Which is the minimum for most x86 OSes nowadays. In fact, some newer x86 OSes and software have even higher requirements. Windows XP and SQL Server 7.0 and later for example require the CMPXCHG8B instruction, and Flash 8 and later require MMX.

  • PaaT (Score:3, Interesting)

    by Belial6 ( 794905 ) on Monday March 01, 2010 @07:13PM (#31323864)
    Phone as a Terminal

    The best solution would not be to run apps on the phone at all. It would be to get always on bandwidth from a PC at home to your phone that was fast enough to do remote desktop at a speed where you couldn't tell that you were working remotely. Once we have that kind of bandwidth, the phones are basically done. The phone as a terminal. With this configuration, you get:

    * Massive upgradeability on the phone since to make your phone faster, you just upgrade the PC in your home.
    * Far greater battery life, as once the phone is a good terminal, adding more processing power to the PC will add power, but since that part is plugged into the wall, it won't drain your battery at all.
    * Losing your phone does not effect any of your data.
    * Replacing your phone is simpler.
    * You can access the same application from a desktop, TV, or the phone, and there is no reason the interface cannot change for each.
    * Better utilization of processing power, since people will end up with a home server anyway, for running their home media servers, security systems, home automation, etc...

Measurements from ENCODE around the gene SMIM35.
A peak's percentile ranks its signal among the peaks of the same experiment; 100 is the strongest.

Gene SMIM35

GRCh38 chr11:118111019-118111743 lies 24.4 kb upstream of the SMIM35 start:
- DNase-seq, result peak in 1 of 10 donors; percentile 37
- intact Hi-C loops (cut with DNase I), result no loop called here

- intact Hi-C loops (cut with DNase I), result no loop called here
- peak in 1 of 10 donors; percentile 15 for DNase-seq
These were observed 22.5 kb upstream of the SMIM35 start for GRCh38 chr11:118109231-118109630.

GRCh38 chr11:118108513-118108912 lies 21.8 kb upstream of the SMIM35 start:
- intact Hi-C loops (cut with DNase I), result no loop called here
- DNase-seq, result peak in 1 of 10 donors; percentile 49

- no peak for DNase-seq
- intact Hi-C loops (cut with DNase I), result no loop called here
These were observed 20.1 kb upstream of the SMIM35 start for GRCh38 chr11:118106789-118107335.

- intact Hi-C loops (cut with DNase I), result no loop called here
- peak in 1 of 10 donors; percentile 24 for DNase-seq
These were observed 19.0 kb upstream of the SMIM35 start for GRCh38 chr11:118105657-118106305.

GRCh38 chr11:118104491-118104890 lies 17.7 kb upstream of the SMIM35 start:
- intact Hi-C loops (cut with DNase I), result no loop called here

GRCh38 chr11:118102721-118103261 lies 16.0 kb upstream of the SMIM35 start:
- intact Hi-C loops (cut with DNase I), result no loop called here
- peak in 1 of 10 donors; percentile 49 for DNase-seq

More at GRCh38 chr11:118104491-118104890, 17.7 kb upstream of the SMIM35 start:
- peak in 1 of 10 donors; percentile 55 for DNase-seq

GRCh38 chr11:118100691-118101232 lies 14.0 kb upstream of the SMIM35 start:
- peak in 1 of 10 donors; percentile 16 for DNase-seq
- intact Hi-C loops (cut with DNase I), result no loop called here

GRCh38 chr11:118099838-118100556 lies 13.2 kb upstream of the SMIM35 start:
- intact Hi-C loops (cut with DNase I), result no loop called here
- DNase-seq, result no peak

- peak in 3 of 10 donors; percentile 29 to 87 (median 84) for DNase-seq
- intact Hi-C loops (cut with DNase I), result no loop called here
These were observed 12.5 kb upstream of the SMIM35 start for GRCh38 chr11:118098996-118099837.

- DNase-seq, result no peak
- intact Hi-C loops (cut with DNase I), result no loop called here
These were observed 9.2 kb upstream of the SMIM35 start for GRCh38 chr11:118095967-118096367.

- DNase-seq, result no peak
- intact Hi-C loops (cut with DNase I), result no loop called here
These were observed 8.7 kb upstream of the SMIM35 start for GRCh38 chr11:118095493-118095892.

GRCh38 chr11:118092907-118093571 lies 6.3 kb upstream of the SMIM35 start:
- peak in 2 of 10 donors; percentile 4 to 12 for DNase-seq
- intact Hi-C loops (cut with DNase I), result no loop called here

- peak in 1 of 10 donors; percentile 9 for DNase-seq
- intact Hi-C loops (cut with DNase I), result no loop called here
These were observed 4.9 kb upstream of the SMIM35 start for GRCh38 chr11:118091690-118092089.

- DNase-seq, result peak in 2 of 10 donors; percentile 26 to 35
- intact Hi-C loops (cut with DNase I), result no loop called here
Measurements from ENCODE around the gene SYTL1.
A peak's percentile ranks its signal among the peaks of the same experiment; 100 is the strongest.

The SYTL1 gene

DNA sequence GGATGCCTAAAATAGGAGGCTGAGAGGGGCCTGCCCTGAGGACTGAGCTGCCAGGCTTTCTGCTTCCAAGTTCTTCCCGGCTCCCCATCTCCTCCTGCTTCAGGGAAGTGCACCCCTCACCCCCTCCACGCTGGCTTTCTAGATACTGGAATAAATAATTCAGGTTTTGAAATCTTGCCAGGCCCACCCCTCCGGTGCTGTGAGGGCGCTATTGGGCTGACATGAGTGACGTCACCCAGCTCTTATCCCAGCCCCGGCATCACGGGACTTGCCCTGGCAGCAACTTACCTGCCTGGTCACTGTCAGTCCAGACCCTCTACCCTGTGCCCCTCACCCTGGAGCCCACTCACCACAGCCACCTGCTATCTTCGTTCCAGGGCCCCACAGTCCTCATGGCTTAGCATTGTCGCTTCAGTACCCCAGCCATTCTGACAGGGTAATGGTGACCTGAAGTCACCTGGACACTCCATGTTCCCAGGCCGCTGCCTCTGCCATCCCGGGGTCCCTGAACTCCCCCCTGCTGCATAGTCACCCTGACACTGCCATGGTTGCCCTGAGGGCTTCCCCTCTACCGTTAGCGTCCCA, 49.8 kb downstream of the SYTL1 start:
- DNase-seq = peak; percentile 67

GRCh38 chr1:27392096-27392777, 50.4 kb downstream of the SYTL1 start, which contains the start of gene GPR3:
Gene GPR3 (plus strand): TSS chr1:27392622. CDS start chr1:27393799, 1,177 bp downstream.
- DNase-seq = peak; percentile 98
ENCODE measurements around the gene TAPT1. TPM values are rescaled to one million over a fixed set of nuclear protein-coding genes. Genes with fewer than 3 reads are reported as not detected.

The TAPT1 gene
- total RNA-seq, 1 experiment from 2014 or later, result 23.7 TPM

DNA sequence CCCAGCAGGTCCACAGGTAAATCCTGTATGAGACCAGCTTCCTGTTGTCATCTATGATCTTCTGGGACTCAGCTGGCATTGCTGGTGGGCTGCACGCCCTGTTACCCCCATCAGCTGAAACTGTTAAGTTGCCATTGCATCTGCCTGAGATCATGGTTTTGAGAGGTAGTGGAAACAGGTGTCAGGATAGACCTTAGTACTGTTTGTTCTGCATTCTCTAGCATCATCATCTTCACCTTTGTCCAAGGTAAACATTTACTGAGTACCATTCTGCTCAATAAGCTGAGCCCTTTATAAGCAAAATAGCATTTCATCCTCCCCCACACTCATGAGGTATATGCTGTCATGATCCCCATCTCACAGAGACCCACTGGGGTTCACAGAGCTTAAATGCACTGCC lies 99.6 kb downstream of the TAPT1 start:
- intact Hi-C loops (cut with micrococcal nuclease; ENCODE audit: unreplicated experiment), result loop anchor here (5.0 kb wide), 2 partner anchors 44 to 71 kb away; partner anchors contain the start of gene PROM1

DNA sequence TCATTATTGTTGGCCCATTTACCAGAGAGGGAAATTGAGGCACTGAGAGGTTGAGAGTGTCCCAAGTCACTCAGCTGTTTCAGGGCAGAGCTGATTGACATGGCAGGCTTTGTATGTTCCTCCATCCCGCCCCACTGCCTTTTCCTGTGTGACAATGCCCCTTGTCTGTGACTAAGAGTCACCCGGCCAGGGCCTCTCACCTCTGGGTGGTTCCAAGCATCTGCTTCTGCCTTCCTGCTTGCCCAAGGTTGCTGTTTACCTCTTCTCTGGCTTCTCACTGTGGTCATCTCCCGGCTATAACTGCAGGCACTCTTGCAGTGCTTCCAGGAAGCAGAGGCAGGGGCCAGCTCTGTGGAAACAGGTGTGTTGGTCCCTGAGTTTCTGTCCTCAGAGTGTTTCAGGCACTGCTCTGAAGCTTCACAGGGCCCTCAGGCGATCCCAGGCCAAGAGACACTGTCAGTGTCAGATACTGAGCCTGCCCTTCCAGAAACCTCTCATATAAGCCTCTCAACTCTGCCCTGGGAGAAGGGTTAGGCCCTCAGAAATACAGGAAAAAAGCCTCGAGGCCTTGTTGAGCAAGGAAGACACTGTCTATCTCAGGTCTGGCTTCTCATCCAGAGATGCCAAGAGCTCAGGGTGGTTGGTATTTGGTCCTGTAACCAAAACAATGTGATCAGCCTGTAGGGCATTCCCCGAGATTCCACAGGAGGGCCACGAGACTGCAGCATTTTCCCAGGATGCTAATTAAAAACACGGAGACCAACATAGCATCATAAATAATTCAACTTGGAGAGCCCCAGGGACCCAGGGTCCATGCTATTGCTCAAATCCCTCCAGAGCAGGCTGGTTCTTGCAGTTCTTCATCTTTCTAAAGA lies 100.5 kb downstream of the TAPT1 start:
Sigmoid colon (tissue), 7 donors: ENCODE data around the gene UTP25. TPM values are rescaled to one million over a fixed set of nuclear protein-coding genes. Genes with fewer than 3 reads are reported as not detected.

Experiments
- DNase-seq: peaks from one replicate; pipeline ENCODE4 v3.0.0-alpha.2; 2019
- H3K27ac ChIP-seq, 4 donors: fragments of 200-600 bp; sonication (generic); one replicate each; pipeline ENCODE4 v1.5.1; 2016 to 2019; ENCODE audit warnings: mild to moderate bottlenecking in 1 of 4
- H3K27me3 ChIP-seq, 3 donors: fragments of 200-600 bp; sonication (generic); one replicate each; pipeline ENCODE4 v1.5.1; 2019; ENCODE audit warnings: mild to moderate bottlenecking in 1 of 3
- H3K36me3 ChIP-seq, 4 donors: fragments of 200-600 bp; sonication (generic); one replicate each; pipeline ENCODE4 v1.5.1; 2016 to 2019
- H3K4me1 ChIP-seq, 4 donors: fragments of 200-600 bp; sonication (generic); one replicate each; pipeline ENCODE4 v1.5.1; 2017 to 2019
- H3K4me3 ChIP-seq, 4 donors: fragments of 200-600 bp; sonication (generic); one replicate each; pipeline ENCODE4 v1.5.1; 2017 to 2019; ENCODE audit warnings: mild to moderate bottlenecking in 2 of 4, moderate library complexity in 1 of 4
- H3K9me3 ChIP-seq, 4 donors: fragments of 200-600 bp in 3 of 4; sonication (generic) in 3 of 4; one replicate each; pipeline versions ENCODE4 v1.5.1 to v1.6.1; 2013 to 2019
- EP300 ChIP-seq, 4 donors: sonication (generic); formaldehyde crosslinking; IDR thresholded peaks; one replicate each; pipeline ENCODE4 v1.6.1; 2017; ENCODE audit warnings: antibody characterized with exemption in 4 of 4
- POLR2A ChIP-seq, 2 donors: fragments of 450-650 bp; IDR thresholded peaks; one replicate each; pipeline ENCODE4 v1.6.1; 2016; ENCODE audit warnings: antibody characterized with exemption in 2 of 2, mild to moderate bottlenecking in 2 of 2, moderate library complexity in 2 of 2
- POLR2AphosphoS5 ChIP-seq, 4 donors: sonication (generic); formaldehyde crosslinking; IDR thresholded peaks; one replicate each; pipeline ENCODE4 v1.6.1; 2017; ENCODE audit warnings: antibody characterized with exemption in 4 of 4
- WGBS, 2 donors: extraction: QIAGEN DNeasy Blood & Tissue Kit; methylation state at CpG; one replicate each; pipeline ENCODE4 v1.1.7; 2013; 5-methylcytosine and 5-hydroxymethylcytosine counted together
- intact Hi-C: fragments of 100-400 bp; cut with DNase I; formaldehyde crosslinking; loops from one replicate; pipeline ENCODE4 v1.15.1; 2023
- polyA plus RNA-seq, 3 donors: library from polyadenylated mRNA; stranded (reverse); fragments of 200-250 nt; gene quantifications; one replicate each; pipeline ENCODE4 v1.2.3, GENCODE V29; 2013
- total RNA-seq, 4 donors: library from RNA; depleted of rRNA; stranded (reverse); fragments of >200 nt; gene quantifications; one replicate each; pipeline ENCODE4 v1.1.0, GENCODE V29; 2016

* Cheaper. It will always be more expensive to build these things smaller, so putting it in a PC makes it cheaper.
    * Faster to market. It takes time to shrink electronics.
    * Possible functionality that is impossible on the phone. We are getting to the point where we may be limited by physics on how small transistor can become. This means that the amount of processing power that would be supplied to the phone as a terminal may be impossible to have in a handheld device.
  • by TikiTDO ( 759782 ) <> on Monday March 01, 2010 @07:31PM (#31324088)

    Your post is based on several assumptions that make no sense to me as a student of human nature, and an engineer.

    1. 1080p is current technology. Even if we assume we will not have hologram visual output within the near future, there will still be some new technology that the powers that be will sell to the masses. It may be an incremental improvement, but it will still be enough to drive the markets.
    1a. As long as it's new and shiny, there will always be someone to buy it.
    2. Consoles use GPUs and CPUs the same as PCs do. There is a longer update cycle in place, but whenever each cycle ticks they adopt all the new technology that has been developed during the lifetime of a console. As such, it makes sense for the console makers to encourage such development.